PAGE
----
Yesterday was Wednesday. Wednesday evening is when I play in an Irish trad session at The Jolly Brewer. It’s a highlight of my week.

Needless to say, there was no session yesterday. I’ll still keep playing tunes while we’re all socially distancing, but it’s not quite the same. I concur with this comment:

COVID-19 has really made me realize that we need to be grateful for the people and activities we take for granted. Things like going out for food, seeing friends, going to the gym, etc., are fun, but are not essential for (physical) survival.

It reminds of Brian Eno’s definition of art: art is anything we don’t have to do. It’s the same with social activities. We don’t have to go to concerts—we can listen to music at home. We don’t have to go the cinema—we can watch films at home. We don’t have to go to conferences—we can read books and blog posts at home. We don’t have to go out to restaurants—all our nutritional needs can be met at home.

But it’s not the same though, is it?

I think about the book Station Eleven a lot. The obvious reason why I’d be thinking about it is that it describes a deadly global pandemic. But that’s not it. Even before The Situation, Station Eleven was on my mind for helping provide clarity on the big questions of life; y’know, the “what’s it all about?” questions like “what’s the meaning of life?”

Part of the reason I think about Station Eleven is its refreshingly humanist take on a post-apocalyptic society. As I discussed on this podcast episode a few years back:

It’s interesting to see a push-back against the idea that if society is removed we are going to revert to life being nasty, brutish and short. Things aren’t good after this pandemic wipes out civilisation, but people are trying to put things back together and get along and rebuild.

Related to that, Station Eleven describes a group of people in a post-pandemic world travelling around performing Shakespeare plays. At first I thought this was a ridiculous conceit. Then I realised that this was the whole point. We don’t have to watch Shakespeare to survive. But there’s a difference between surviving and living.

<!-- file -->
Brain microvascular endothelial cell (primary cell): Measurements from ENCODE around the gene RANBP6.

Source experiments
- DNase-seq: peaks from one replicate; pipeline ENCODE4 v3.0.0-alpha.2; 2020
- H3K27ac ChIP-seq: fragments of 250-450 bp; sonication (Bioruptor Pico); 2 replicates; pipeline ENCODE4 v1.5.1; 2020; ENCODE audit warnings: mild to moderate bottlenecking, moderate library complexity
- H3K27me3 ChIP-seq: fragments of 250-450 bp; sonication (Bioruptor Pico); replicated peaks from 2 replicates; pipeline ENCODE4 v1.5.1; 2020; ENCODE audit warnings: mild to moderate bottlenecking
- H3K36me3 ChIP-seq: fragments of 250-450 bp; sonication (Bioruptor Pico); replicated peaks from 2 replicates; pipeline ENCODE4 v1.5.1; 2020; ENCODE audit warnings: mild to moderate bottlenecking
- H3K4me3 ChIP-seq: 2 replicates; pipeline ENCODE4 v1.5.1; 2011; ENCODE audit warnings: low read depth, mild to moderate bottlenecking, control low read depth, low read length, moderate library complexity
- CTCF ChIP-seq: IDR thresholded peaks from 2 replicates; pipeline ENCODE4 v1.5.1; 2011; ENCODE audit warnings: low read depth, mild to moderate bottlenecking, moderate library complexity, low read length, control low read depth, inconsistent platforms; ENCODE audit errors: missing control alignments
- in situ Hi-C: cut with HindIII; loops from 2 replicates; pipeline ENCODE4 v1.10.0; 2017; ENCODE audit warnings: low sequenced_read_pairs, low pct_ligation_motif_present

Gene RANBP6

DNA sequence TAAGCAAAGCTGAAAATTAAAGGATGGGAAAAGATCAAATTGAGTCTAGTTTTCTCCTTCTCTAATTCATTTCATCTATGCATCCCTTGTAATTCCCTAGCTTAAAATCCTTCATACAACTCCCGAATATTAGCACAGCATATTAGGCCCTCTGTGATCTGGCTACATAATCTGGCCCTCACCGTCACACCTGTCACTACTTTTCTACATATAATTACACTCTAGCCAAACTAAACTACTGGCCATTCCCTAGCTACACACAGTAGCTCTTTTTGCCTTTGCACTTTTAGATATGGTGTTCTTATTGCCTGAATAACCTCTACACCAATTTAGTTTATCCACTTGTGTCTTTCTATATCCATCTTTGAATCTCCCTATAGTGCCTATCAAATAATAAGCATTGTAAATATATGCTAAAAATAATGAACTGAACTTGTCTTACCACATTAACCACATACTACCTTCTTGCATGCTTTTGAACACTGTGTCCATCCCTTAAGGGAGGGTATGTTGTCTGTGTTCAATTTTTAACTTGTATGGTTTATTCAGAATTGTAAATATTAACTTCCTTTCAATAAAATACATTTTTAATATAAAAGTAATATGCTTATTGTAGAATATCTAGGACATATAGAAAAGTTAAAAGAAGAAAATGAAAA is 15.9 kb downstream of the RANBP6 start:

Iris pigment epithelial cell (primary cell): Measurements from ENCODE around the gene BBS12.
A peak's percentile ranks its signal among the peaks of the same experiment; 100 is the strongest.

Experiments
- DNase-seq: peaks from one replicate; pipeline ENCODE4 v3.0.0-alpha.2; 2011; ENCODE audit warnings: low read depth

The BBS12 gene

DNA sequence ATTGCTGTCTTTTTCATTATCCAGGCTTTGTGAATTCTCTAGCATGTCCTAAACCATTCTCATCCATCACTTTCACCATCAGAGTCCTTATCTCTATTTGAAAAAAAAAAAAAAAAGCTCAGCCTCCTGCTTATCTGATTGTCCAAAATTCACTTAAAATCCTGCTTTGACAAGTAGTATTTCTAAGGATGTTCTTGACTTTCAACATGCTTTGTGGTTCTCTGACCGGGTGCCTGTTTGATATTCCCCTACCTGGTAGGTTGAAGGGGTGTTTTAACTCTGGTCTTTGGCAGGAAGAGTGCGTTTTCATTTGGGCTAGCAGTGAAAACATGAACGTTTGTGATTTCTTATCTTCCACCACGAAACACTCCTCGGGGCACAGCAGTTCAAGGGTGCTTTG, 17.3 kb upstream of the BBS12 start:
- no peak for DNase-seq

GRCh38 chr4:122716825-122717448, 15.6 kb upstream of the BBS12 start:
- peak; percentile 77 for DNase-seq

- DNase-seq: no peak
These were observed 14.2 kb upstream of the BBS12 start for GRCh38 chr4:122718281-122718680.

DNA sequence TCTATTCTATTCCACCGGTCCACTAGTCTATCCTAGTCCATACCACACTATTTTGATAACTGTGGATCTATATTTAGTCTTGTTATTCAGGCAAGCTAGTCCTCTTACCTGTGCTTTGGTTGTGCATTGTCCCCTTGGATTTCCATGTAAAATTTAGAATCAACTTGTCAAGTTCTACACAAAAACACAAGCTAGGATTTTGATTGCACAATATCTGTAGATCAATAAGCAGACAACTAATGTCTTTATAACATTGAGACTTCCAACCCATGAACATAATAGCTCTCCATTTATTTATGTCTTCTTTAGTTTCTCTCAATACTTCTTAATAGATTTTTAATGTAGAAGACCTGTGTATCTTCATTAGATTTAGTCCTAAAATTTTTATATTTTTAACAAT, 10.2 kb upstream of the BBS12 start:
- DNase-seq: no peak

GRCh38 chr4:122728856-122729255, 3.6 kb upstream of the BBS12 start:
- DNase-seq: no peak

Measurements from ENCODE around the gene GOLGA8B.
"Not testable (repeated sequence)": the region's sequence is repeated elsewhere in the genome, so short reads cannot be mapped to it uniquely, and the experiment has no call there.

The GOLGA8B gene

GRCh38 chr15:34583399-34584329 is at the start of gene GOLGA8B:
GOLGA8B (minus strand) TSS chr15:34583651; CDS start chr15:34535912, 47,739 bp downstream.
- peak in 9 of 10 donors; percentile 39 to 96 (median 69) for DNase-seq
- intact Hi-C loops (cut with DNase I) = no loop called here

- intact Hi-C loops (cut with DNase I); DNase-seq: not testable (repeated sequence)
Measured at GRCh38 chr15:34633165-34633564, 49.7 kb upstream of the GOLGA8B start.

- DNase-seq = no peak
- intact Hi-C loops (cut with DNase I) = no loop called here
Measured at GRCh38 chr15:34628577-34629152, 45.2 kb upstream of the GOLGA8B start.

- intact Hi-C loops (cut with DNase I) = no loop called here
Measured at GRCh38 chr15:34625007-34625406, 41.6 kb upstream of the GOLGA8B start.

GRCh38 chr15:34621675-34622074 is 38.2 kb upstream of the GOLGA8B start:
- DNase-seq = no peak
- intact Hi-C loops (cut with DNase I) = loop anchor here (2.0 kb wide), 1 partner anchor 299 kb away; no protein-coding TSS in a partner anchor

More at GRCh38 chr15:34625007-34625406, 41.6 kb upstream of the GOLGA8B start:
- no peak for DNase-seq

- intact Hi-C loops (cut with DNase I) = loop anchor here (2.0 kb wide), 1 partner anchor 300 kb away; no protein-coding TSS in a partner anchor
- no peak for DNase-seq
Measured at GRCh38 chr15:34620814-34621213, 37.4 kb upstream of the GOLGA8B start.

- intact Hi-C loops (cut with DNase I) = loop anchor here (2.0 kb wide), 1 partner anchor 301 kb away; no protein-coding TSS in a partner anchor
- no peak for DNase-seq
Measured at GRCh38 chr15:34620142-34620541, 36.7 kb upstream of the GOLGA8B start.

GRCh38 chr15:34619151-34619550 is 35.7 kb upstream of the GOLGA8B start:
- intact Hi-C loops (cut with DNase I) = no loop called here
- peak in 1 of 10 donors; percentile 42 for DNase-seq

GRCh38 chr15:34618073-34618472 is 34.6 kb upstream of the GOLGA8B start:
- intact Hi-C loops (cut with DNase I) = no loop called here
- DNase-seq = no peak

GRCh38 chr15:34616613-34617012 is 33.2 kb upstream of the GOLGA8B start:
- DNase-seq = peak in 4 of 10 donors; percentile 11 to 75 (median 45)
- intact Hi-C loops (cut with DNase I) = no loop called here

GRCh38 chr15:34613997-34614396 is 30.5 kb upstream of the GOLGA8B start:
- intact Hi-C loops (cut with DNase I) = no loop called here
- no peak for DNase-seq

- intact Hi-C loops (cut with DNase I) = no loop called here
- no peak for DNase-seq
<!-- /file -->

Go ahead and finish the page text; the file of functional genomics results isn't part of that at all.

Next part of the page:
I’m quite certain that one positive outcome of The Situation will be a new-found appreciation for activities we don’t have to do. I’m looking forward to sitting in a pub with a friend or two, or going to see a band, or a play or a film, and just thinking “this is nice.”

Have you published a response to this? :


Ciaran McNulty

It’s a good book but I can’t imagine reading it now. Those first few chapters…

Seb Lee-Delisle

It’s such a great book, go get it! —-RT @rem@twitter.activitypub.actorSpotted @adactio’s “Nice” post, he mentions Station Eleven (post: it’s a good book and I’d spotted it was on Kindle for 99p (it’s a decent enough read if you’re wanting more End Of The World stuff…)


Carol ⚡️

Since this whole thing started this book keeps coming to the front of my mind 😅

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# Liked by Chris Taylor on Thursday, March 19th, 2020 at 6:33pm

Previously on this day

10 years ago I wrote Placehold on tight

Getting consistent browser behaviour for the placeholder attribute.

11 years ago I wrote Of Time and the Network and the Long Bet

Matt has accepted the challenge I threw down in my Webstock talk (which has now been transcribed).

16 years ago I wrote Twitter… again

Even if you don’t like it, let us have our fun.

18 years ago I wrote Split personality

I realised something while I was at South by SouthWest: I’m an online introvert.

20 years ago I wrote Uncle Alan

Alan Keith OBE passed away yesterday.